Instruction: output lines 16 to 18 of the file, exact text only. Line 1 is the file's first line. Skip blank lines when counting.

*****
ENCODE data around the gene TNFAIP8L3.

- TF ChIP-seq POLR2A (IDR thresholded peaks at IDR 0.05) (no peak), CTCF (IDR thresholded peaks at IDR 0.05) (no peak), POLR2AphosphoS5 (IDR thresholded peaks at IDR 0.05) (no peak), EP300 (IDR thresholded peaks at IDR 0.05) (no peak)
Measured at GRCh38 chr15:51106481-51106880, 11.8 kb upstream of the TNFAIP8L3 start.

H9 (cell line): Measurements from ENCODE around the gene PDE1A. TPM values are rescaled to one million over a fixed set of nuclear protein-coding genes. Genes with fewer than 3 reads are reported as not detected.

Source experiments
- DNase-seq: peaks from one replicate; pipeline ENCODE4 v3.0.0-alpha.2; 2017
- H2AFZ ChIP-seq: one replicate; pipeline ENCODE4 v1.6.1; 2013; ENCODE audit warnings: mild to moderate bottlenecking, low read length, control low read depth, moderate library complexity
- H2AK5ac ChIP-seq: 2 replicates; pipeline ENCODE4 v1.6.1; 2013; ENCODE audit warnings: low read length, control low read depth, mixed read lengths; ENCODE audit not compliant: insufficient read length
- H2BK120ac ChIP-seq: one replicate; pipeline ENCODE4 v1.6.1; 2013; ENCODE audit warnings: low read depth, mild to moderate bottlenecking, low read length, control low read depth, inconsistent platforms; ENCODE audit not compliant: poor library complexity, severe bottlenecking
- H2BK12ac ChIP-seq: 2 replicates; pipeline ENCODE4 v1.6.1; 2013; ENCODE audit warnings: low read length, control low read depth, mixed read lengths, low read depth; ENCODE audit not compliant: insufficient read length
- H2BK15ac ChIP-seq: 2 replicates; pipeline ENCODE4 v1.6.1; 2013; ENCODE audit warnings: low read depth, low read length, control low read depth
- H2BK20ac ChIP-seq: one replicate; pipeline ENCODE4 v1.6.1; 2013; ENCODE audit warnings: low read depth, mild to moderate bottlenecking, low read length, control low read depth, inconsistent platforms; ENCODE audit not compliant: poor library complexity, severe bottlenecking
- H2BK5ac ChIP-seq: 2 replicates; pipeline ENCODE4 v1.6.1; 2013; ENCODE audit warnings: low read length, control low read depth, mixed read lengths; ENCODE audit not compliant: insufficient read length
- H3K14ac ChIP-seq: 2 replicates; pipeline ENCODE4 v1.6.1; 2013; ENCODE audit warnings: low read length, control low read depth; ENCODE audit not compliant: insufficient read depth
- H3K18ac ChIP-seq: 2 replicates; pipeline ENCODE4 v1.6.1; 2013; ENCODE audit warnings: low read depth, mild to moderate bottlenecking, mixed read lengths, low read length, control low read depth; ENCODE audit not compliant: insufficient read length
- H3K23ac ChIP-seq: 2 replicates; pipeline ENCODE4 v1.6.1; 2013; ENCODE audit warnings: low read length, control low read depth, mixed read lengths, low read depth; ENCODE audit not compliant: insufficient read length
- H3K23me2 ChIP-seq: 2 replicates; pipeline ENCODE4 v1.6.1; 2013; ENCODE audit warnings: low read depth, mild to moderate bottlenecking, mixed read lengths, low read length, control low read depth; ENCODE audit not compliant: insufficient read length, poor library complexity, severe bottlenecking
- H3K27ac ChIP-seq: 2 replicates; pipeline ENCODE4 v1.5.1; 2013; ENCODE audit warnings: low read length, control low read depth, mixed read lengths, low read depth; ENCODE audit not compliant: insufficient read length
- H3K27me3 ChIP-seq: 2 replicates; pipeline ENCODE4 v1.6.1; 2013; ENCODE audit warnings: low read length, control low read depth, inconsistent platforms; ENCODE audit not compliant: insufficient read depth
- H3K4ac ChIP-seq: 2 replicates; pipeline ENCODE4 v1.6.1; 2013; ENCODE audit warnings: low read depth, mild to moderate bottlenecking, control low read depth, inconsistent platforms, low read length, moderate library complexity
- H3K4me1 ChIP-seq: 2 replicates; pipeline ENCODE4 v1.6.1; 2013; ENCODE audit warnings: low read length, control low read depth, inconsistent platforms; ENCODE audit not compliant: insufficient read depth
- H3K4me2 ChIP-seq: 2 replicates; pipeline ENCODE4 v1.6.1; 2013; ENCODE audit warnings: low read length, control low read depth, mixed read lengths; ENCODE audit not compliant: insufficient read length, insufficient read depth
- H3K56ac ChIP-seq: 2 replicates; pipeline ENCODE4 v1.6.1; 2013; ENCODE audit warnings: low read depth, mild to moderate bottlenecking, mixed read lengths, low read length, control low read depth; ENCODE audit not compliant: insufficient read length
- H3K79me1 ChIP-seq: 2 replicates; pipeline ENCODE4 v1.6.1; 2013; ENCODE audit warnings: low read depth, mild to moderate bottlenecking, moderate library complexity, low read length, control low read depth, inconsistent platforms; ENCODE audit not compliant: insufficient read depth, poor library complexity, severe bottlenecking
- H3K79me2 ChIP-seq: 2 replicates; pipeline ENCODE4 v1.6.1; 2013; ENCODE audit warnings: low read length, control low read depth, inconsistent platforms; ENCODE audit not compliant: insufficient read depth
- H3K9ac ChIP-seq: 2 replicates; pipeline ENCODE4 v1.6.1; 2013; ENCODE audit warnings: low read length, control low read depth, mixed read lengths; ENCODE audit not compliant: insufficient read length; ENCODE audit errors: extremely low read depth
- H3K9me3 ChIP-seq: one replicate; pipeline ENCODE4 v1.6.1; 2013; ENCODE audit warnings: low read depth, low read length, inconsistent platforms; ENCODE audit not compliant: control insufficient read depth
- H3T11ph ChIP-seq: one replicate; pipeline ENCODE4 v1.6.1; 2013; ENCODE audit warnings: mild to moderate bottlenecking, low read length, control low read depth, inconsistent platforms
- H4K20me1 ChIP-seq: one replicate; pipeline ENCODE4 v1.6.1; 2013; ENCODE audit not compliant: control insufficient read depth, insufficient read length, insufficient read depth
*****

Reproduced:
- H3K23ac ChIP-seq: 2 replicates; pipeline ENCODE4 v1.6.1; 2013; ENCODE audit warnings: low read length, control low read depth, mixed read lengths, low read depth; ENCODE audit not compliant: insufficient read length
- H3K23me2 ChIP-seq: 2 replicates; pipeline ENCODE4 v1.6.1; 2013; ENCODE audit warnings: low read depth, mild to moderate bottlenecking, mixed read lengths, low read length, control low read depth; ENCODE audit not compliant: insufficient read length, poor library complexity, severe bottlenecking
- H3K27ac ChIP-seq: 2 replicates; pipeline ENCODE4 v1.5.1; 2013; ENCODE audit warnings: low read length, control low read depth, mixed read lengths, low read depth; ENCODE audit not compliant: insufficient read length